But when it’s not children learning by our giving the values of commercialization, effective branding, and how to envy the herd, some different rules apply. For years, I’ve had a bizarre relationship with Christmas. I don’t want to be a Scrooge. I’d just rather leave it to people who believe in things like saviors named Jesus Christ.

I’m not a Christian, and have not been for years. From the time I was allowed to make the decision for myself, this has been true. I’m a confirmed Lutheran and a willing graduate of a Jesuit high school, but I cannot recall a time when I ever actually, genuinely believed. Like many, I recall saying some prayers as a child because I was scared silly of God’s wrath, but I got over it. I think. Entering adulthood, I even attempted to withdraw from Christmas. It wasn’t my holiday. I actually tried telling people that they didn’t need to buy me gifts. Contrary to the stories we hear about parents using Christmas gifts to bribe religious faith out of their kids (“I guess that means you don’t believe in Christmas; I’ll just take back all your presents”), the notion that I did not want people buying me stuff actually offended a few people who actually looked forward to giving me stuff.



I mean, what the hell am I supposed to say to that?

Additionally, while I’m not Christian, certain lessons did stick with me through the years. Before I dropped out of college, I worked in specialty retail shop well-placed at a mall in Oregon. And I think it was July, 1994, when I found myself unpacking Christmas merchandise and signs to remind customers to do their holiday shopping early. I remember this because it was disturbing; people were already complaining that Christmas had trespassed on Thanksgiving and was creeping toward Hallowe’en, but July? It just seemed perverse. More than any affront to Jesus or Christian faith or Christmas itself, though, I simply found it a testament of what’s wrong with capitalism. (What? I was still a college student. That’s what college is for, right?) So more than the crass commercialization of Christmas, what has long offended me about the pop-culture holiday is that it’s the time of year we’re supposed to be good and helpful and decent to one another. I remember some of my Christian indoctrination, and part of what stuck is the idea that every day is a fine time for compassion and decency. For some reason, it seems our annual ritual of goodwill—also known as the holiday season—is expected to suffice. This should be especially apparent, since we’re only a couple of weeks away from the official start of political primary season.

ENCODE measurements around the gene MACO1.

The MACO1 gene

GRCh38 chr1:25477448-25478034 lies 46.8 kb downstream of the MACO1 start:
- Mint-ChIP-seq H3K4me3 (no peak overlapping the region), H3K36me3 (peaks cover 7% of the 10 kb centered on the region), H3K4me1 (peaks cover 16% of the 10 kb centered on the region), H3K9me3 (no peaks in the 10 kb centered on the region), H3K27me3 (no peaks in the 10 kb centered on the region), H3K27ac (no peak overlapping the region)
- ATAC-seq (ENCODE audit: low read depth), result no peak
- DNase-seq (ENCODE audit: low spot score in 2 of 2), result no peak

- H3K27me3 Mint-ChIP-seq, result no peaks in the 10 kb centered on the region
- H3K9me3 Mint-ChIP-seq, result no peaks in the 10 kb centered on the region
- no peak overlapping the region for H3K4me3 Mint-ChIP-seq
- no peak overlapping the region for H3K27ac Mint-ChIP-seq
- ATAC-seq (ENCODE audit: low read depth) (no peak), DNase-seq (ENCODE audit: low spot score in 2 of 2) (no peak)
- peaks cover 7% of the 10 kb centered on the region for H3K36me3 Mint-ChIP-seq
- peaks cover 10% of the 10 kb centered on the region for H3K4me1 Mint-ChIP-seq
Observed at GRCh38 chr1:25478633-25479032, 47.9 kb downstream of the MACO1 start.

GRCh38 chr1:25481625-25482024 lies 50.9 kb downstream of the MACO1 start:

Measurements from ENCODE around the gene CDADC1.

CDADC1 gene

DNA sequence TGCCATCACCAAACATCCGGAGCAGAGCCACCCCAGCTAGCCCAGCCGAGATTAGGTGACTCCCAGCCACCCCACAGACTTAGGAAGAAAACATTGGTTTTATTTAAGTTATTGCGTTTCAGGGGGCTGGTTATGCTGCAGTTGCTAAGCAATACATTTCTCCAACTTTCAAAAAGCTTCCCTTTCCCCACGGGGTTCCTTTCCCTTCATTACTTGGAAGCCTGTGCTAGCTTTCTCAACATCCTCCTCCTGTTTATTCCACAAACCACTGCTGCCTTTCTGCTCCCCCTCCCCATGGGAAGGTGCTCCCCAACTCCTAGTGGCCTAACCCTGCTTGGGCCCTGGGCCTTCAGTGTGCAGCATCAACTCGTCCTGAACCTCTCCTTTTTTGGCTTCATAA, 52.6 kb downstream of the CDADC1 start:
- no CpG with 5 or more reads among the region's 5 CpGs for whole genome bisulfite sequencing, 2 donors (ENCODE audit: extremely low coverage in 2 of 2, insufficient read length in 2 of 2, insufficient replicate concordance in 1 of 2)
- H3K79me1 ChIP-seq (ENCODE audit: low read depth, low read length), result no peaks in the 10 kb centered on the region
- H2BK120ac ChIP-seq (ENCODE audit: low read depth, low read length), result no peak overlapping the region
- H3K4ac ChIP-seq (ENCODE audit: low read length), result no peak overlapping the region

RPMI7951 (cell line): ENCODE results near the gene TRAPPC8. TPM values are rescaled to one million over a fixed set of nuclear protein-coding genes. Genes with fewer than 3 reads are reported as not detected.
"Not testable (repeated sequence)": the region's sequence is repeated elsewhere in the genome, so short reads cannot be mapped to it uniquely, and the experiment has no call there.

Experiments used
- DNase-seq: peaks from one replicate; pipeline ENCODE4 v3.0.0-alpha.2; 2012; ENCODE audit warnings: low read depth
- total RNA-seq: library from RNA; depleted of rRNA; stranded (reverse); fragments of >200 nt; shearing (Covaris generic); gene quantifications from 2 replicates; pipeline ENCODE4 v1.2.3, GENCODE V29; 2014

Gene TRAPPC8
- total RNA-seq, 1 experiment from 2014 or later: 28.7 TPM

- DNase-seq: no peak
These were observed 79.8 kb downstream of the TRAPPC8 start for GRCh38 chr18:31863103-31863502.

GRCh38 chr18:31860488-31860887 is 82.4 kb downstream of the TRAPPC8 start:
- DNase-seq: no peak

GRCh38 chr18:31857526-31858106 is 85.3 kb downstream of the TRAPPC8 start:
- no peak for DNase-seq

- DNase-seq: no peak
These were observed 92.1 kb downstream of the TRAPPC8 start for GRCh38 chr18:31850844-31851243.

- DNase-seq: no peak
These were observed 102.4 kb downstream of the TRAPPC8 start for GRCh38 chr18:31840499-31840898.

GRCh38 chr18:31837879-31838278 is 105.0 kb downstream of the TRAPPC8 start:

And I am, indeed, a child of good fortune. My entire life, in some contexts, and certainly the whole of my comfort and opportunity most recently, depends on the compassion and goodwill of others. Those who know me are painfully aware of how I’ve fallen to pieces over the years, and also how unique are the conditions of my attempted recovery. The idea that anybody should be giving me any wrapped and tied Christmas presents strikes me as absurd. But now, as then, there are those whose hearts, it seems, would break if they didn’t.

The whole spectacle of the Christmas myth and what it brings to those around me is insane. It is a bizarre ritual that I would indict for missing its own point, except that nobody I know really cares, so it seems rather petty to worry about it. After all, as the season reminds, I’m one of the luckiest bastards on the planet, and it’s hard to sincerely complain. And, yes, the hurt that comes with knowing what an utter disappointment I’ve become is more acute during the period between Hallowe’en and the New Year, and drinking heavily for the latter doesn’t seem to help.

If you had what I have, well, of course you would see the absurdity—recognize a certain insanity—about the Christmas season. But, strangely, that’s part of the point. What I have is worth more than I can express, and I cannot wish anything less for anyone else. And I know that sounds paradoxical in a certain way. Again, that’s part of the point. But it should not detract from the obvious. If I am worthy of so much love and compassion and goodwill, it would seem that the same is the least I could wish for anyone else. And this, more than hairbands or five-dollar pants, more than brand-names and “bling”—more than the economic necessity of a yearly ritual providing, in some cases, a fifth of the year’s receipts and more—seems to be the purpose of the season.